gradients and characteristics of the
materials being exchanged

9 Theory lesson 8 Active transport and Investigate the way in which materials  Active transport and  1.2.1.2
bulk transport can move into and out of cells, facilitated diffusion
including but not limited to:  Bulk transport (endocytosis  1.2.1.3
 conducting a practical investigation and exocytosis)
modelling diffusion and osmosis
 examining the roles of active
transport, endocytosis and
exocytosis
 relating the exchange of materials
across membranes to the surface-
area-to-volume ratio, concentration
gradients and characteristics of the
materials being exchanged

10 Theory lesson 9 Efficiency of Investigate the way in which materials  Efficiency of exchange  1.2.1.4
exchange can move into and out of cells, related to surface area to
including but not limited to: volume ratio
 conducting a practical investigation  Efficiency of exchange  1.2.1.5
modelling diffusion and osmosis related to concentration
 examining the roles of active gradients
transport, endocytosis and  Efficiency of exchange  1.2.1.6
exocytosis related to characteristics of
 relating the exchange of materials materials
across membranes to the surface-
area-to-volume ratio, concentration
gradients and characteristics of the
materials being exchanged
NSW Year 11 – Biology 4

11 Theory lesson 10 Cell requirements Investigate cell requirements,  How energy enters cells  1.2.2.1
including but not limited to:  Chemical requirements of  1.2.2.2
 suitable forms of energy, including cells
light energy and chemical energy  Wastes that must be  1.2.2.3
in complex molecules removed
 matter, including gases, simple
nutrients and ions
 removal of wastes

12 Theory lesson 11 Photosynthesis Investigate the biochemical processes  Photosynthesis  1.2.3.1


of photosynthesis, cell respiration
and the removal of cellular
products and wastes in eukaryotic
cells

13 Theory lesson 12 Cellular respiration Investigate the biochemical processes  Cellular respiration  1.2.3.2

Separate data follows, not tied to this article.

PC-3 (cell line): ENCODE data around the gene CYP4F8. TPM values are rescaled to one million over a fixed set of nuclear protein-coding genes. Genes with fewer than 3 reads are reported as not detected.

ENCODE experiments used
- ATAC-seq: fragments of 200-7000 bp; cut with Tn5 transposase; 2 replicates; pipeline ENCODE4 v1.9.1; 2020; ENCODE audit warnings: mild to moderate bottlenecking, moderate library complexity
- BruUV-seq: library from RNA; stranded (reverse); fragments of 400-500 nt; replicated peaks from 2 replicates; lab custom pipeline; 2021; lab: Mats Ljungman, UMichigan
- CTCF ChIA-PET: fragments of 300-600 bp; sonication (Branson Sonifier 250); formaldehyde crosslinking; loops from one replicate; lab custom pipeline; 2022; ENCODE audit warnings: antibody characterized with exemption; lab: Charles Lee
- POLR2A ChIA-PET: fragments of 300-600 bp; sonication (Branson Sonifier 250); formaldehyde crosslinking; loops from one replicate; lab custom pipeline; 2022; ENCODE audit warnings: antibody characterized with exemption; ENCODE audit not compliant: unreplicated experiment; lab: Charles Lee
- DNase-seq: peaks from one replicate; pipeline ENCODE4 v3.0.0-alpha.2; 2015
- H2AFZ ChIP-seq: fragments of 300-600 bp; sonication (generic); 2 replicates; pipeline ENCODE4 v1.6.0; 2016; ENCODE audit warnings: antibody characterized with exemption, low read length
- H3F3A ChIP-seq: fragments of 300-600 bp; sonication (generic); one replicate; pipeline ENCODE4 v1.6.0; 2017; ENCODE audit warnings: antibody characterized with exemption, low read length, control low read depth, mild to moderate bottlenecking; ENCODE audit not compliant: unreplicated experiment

of photosynthesis, cell respiration
and the removal of cellular
products and wastes in eukaryotic
cells

14 Theory lesson 13 Cellular waste Investigate the biochemical processes  Cellular waste removal in  1.2.3.3
removal of photosynthesis, cell respiration eukaryotic cells
and the removal of cellular
products and wastes in eukaryotic
cells

15 Theory lesson 14 Enzyme action Conduct a practical investigation to  What an enzyme is  1.2.4.1
model the action of enzymes in  How enzymes work  1.2.4.2
cells

16 Theory lesson 15 Enzyme activity: Investigate the effects of the  Effect of temperature on  1.2.5.1
Effect of temperature environment on enzyme activity enzyme activity
and pH through the collection of primary or  Effect of pH on enzyme  1.2.5.2
secondary data activity

17 Theory lesson 16 Enzyme activity: Investigate the effects of the  Effect of cofactors on  1.2.5.3
effect of cofactors, environment on enzyme activity enzyme activity
inhibitors and through the collection of primary or  Effect of inhibitors on  1.2.5.4
substrate and secondary data enzyme activity
enzyme  Effect of substrate  1.2.5.5
concentration concentration on enzyme
activity
 Effect of enzyme  1.2.5.6
concentration on enzyme
activity
NSW Year 11 – Biology 5

18 Progress check 2 (covering theory lessons 7-16)

19 Working scientifically – Module 1

Module 1: Topic test


NSW Year 11 – Biology 6

Module 2: Organisation of Living Things


Multicellular organisms typically consist of a number of interdependent transport systems that range in complexity and allow the organism to
exchange nutrients, gases and wastes between the internal and external environments. Students examine the relationship between these